While every effort was made to locate all relevant studies meeting our inclusion criteria, this review was limited in that it did not include unpublished studies, dissertations, abstracts, or articles in languages other than English; however findings are consistent with those reported in other, more inclusive reviews (e.g., Lee et al., 2008 [79]).

In conclusion, collectively these studies suggest that specific mind-body therapies may help reduce pain and improve physical function in persons with osteoarthritis of the knee. However, there are few rigorous controlled trials and the potential benefits of several mind-body interventions have not yet been systematically investigated. Additional high-quality studies are needed to clarify the effects of specific mind-body therapies on standardized measures of pain, physical function, and related indices in persons with OA of the knee, and to investigate possible underlying mechanisms.

Acknowledgments

This publication was supported in part by grant numbers K01AT004108 and 1R21 AT002982 from the National Center for Complementary and Alternative Medicine (NCCAM) and the Office of Research on Women’s Health (ORWH). Its contents are solely the responsibility of the authors and do not necessarily represent the official views of NCCAM, ORWH, or the National Institutes of Health.

References

1. Lawrence RC, Felson DT, Helmick CG, et al. Estimates of the prevalence of arthritis and other rheumatic conditions in the United States. Part II. Arthritis Rheum. 2008;58(1):26–35. [PMC free article] [PubMed]
2. Burkhardt C. Chronic pain. Nurs Clin North Am. 1990;25:863–70. [PubMed]
3. Mathers CD, Bernard Christina, Iburg Kim Moesgaard, et al. Discussion Paper No. 54. World Health Organization; 2003. Global Programme on Evidence for Health Policy; p. 54.
4. Felson DT, Naimark A, Anderson J, Kazis L, Castelli W, Meenan RF. The prevalence of knee osteoarthritis in the elderly. The Framingham osteoarthritis study. Arthritis Rheum. 1987;30(8):914–18. [PubMed]
5. Maurer K. Basic data on arthritis knee, hip, and sacroiliac joints in adults ages 25–74 years. Vital & Health Statistics - Series 11: Data From the National Health Survey. 1979;213:1–31. [PubMed]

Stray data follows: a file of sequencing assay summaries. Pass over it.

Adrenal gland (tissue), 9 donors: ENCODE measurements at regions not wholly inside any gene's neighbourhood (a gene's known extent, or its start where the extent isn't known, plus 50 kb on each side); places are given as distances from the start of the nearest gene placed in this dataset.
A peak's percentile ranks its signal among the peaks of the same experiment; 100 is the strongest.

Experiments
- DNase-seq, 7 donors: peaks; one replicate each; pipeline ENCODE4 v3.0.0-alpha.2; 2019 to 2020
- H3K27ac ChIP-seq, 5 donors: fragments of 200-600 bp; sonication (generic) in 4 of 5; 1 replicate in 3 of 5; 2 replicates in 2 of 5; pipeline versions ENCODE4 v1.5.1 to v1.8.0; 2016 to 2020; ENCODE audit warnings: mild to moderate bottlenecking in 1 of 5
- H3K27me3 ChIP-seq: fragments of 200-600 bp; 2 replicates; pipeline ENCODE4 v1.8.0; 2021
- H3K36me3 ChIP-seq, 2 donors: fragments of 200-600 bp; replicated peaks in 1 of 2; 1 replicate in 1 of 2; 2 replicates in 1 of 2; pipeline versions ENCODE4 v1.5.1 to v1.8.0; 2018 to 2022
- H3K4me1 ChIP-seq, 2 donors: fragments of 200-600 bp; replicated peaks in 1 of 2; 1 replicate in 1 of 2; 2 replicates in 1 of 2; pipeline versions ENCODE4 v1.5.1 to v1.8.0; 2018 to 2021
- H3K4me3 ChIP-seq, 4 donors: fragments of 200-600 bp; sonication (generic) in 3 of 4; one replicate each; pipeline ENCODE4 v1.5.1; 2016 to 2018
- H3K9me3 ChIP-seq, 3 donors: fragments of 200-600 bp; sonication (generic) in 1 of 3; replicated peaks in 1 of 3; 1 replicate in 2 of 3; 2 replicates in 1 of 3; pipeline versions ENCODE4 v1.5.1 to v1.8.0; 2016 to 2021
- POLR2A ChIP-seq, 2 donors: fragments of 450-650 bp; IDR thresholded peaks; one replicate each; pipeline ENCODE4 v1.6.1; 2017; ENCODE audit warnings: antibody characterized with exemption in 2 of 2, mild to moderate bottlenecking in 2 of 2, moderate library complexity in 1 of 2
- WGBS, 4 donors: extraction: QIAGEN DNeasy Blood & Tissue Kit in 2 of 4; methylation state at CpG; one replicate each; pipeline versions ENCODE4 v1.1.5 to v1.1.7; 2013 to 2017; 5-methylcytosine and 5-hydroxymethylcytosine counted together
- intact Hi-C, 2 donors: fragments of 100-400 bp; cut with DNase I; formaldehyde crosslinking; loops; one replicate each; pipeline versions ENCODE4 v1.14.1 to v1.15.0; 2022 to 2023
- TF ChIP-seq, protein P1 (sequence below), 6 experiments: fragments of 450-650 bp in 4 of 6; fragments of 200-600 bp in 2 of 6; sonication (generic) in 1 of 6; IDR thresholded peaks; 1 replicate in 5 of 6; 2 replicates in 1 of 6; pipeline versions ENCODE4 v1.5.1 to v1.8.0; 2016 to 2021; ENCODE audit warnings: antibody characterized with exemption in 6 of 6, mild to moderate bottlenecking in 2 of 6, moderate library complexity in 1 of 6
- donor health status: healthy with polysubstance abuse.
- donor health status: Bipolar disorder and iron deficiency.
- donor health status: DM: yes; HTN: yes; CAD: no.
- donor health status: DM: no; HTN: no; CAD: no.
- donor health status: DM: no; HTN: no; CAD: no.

6. Hochberg MC, Altman RD, Brandt KD, et al. Guidelines for the medical management of osteoarthritis. Part II. Osteoarthritis of the knee. American College of Rheumatology Arthritis Rheum. 1995;38(11):1541–6. [PubMed]
7. Zhang W, Moskowitz RW, Nuki G, et al. OARSI recommendations for the management of hip and knee osteoarthritis, Part II: OARSI evidence-based, expert consensus guidelines. Osteoarthritis Cartilage. 2008;16(2):137–62. [PubMed]
8. Bonadonna R. Meditation’s impact on chronic illness. Holist Nurs Pract. 2003;17(6):309–319. [PubMed]
9. Astin JA, Shapiro SL, Eisenberg DM, Forys KL. Mind-body medicine: state of the science, implications for practice. J Am Board Fam Pract. 2003;16(2):131–47. [PubMed]
10. Morone NE, Greco CM. Mind-body interventions for chronic pain in older adults: A structured review. Pain Med. 2007;8(4):359–75. [PubMed]
11. Song R, Lee EO, Lam P, Bae SC. Effects of a Sun-style Tai Chi exercise on arthritic symptoms, motivation and the performance of health behaviors in women with osteoarthritis. Taehan Kanho Hakhoe Chi. 2007;37(2):249–56. [PubMed]
12. Song R, Lee EO, Lam P, Bae SC. Effects of tai chi exercise on pain, balance, muscle strength, and perceived difficulties in physical functioning in older women with osteoarthritis: A randomized clinical trial. J Rheumatol. 2003;30(9):2039–44. [PubMed]
13. Chen KW, Perlman A, Liao JG, Lam A, Staller J, Sigal LH. Effects of external qigong therapy on osteoarthritis of the knee. A randomized controlled trial. Clin Rheumatol. 2008;27(12):1497–505. [PMC free article] [PubMed]
14. Tsai PF, Beck C, Chang JY, et al. The effect of tai chi on knee osteoarthritis pain in cognitively impaired elders: Pilot study. GeriatrNurs. 2009;30(2):132–9. [PMC free article] [PubMed]
15. Shen CL, James CR, Chyu MC, et al. Effects of Tai Chi on gait kinematics, physical function, and pain in elderly with knee osteoarthritis--a pilot study. Am J Chin Med. 2008;36(2):219–32. [PubMed]
16. An B, Dai K, Zhu Z, et al. Baduanjin alleviates the symptoms of knee osteoarthritis. J Altern Complement Med. 2008;14(2):167–74. [PubMed]
17. Kolasinski SL, Garfinkel M, Tsai AG, Matz W, Van Dyke A, Schumacher HR. Iyengar yoga for treating symptoms of osteoarthritis of the knees: A pilot study. J Altern Complement Med. 2005;11(4):689–93. [PubMed]
18. Bukowski EL, Conway A, Glentz LA, Kurland K, Galantino ML. The effect of iyengar yoga and strengthening exercises for people living with osteoarthritis of the knee: A case series. Int Q Community Health Educ. 2006;26(3):287–305. [PubMed]
19. Brismee JM, Paige RL, Chyu MC, et al. Group and home-based tai chi in elderly subjects with knee osteoarthritis: a randomized controlled trial. Clin Rehabil. 2007;21(2):99–111. [PubMed]
20. Lee HJ, Park HJ, Chae Y, et al. Tai Chi Qigong for the quality of life of patients with knee osteoarthritis: A pilot, randomized, waiting list controlled trial. Clin Rehabil. 2009;23(6):504–11. [PubMed]
21. Garfinkel M, Schumacher HR., Jr Yoga. Rheum Dis Clin North Am. 2000;26(1):125–32. [PubMed]